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NLRB to oversee election for Culinary Local 226 at Boulder Station

The National Labor Relations Board will oversee a secret-ballot election for Culinary Local 226 union representation at Boulder Station Friday and Saturday.

Station Casinos and the union have been at odds for more than a decade on whether the union and its affiliate, Bartenders Local 165, should be allowed to negotiate labor contracts for the cooks, service workers, bartenders and housekeeping employees at the locals casino company, Southern Nevada’s largest.

There are 1,200 Boulder Station employees, 576 of which are eligible to vote with a culinary-classified position.

Under National Labor Relations Board rules, union representation would occur if a majority of those voting approve.

A spokeswoman for Culinary Local 226 said property-by-property bargaining is the traditional approach by the union and industry employers in Las Vegas.

“Every one of the unionized properties on the Las Vegas Strip and in downtown Las Vegas is a single-property bargaining unit,” said Bethany Khan, a union spokeswoman. “Boulder Station workers are eager to vote yes for the union because they want the same great benefits that union members have.”

Station management has been adamant that any effort to seek representation be done by secret ballot. The union has advocated allowing a card-check process by which employees are approached by union leaders to sign union-provided cards requesting representation.

“We have said all along that if a fair and lawful election is held we will abide by the results,” Richard Haskins, president of Station Casinos, said in a statement acknowledging the election.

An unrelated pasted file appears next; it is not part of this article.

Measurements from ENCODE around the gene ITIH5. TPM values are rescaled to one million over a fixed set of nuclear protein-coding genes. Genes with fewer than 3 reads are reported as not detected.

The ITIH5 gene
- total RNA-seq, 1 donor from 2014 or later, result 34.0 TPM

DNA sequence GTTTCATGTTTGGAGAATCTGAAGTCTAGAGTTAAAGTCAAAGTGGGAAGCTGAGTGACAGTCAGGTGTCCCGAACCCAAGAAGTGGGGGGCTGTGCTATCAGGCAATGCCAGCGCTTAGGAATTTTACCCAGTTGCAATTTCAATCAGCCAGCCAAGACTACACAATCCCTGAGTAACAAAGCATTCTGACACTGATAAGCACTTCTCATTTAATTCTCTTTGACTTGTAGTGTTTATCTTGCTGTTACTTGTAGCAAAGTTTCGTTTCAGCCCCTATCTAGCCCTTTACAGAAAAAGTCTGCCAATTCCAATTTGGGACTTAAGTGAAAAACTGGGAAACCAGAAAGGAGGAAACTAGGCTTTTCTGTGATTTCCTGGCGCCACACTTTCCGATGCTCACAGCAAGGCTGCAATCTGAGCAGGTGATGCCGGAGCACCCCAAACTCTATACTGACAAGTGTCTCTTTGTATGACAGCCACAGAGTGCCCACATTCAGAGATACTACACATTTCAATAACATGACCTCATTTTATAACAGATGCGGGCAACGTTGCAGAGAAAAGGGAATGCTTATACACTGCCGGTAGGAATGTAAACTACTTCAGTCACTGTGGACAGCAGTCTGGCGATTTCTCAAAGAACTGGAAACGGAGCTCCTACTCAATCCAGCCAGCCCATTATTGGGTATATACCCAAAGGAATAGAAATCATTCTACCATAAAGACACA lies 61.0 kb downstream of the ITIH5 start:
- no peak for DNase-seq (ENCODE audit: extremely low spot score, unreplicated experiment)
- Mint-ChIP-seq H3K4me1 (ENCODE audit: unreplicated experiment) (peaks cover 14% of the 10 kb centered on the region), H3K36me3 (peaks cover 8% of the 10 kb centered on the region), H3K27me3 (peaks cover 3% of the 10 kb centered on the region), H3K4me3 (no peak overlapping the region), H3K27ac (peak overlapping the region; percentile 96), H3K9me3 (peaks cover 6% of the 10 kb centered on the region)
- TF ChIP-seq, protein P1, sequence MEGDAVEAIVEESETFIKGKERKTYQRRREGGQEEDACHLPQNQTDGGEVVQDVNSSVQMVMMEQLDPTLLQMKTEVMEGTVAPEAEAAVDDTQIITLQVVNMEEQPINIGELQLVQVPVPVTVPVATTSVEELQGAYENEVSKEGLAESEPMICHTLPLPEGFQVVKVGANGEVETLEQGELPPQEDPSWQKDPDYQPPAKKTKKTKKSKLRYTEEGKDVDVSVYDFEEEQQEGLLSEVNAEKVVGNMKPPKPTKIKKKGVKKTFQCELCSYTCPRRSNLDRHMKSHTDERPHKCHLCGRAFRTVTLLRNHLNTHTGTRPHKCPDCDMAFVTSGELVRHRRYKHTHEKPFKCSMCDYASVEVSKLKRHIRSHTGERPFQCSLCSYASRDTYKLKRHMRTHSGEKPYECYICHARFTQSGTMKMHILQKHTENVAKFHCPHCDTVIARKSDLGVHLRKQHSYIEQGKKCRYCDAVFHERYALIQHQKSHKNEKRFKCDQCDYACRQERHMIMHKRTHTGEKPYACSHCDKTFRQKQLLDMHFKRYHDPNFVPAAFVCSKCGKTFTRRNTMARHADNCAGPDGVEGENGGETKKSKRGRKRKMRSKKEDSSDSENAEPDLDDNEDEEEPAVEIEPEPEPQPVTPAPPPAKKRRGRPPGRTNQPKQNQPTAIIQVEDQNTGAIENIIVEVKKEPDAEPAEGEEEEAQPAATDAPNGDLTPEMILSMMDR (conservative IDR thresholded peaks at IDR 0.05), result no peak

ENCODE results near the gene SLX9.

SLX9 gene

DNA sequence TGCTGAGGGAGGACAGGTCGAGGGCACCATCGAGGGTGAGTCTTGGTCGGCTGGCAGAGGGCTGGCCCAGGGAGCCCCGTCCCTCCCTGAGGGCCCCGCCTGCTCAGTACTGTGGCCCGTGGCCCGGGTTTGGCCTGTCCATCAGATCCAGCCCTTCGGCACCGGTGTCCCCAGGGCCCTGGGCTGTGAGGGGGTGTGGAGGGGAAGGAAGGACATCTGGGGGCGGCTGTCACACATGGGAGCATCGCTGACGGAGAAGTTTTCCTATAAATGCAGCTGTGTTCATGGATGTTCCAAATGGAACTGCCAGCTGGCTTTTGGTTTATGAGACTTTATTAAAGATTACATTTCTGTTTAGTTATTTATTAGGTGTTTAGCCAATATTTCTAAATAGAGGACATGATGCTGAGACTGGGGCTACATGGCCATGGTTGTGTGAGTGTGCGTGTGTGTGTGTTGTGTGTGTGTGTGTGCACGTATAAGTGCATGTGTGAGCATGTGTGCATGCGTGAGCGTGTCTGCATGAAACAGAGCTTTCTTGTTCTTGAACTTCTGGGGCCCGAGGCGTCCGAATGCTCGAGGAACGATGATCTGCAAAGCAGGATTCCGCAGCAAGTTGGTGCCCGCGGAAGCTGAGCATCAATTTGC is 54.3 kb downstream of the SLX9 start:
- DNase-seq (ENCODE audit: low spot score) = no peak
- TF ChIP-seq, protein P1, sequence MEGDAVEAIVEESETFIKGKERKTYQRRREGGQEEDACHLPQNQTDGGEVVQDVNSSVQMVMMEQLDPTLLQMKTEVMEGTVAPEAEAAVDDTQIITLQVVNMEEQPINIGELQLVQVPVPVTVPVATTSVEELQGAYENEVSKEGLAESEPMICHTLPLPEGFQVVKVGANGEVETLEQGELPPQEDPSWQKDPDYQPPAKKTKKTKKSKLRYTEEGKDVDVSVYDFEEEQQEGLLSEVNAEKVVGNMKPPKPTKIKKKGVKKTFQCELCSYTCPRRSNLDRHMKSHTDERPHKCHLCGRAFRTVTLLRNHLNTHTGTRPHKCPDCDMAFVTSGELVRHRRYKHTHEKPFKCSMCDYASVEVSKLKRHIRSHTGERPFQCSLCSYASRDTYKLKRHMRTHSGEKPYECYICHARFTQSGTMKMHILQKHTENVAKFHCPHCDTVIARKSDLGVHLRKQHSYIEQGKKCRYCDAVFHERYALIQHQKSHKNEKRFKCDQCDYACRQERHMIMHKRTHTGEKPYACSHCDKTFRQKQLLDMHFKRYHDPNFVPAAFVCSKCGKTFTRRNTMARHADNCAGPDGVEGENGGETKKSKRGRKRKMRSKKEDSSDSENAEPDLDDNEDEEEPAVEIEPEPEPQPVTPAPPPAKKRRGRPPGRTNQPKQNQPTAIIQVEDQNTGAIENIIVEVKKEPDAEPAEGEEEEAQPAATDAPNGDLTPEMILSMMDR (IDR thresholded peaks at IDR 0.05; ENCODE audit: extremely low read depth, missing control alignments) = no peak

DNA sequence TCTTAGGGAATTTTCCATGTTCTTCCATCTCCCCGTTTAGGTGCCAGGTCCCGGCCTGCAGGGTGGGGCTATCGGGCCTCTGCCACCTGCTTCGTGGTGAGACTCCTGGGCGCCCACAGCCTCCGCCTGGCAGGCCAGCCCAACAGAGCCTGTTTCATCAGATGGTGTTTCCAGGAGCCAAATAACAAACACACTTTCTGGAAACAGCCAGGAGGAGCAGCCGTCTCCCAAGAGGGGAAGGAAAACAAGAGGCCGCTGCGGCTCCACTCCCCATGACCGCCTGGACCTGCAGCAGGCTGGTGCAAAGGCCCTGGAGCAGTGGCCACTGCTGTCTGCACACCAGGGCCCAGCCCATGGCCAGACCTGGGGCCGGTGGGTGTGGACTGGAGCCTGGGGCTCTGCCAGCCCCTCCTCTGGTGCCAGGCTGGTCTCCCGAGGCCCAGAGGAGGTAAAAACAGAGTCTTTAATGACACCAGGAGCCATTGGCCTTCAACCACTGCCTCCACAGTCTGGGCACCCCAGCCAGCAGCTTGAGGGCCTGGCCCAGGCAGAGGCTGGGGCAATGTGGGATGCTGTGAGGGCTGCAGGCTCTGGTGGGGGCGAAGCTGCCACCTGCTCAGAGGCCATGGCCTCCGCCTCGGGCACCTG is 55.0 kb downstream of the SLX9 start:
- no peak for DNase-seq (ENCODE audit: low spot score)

“Unfortunately, the union appears to remain afraid of a fair process and continues to coerce and deceive our team members in an effort to obtain a yes vote,” Haskins said.

“Team members have also reported that union representatives have encouraged team members to take a picture of their ballot with their cell phone to prove their voting, so that the union can attempt to circumvent the secret-ballot election process,” Haskins said. “These tactics by the union are indefensible and the company will continue to do its best to ensure a fair vote.”

Khan said the allegations are false.

“We do not want workers to take photos of their ballots and we have not directed workers to do so,” Khan said. “Boulder Station raised the same phony claim before the regional director of the (National Labor Relations Board), demanding a rule requiring employees not to take their cellphone into the voting room.”

Khan added that Station “is raising this specter of voter fraud so that it has something to complain about it when it loses the election.”

The union has had a lengthy history of staging demonstrations and forming picket lines at Station properties.

The union, in the statement, accused Metro of denying requests for picketing because of Station Casinos’ campaign contributions made to Clark County Sheriff Joe Lombardo and because of his relationship with Bill Young, the former sheriff, who now works for the casino company.

Station said the union “has waged a war of corporate terrorism,” picketing company investors at their places of business, threatening disruptions, harassing regulators and interfering with organizations that have benefited from Station’s corporate philanthropy.

Contact Richard N. Velotta at rvelotta@reviewjournal.com or 702-477-3893. Follow @RickVelotta on Twitter.

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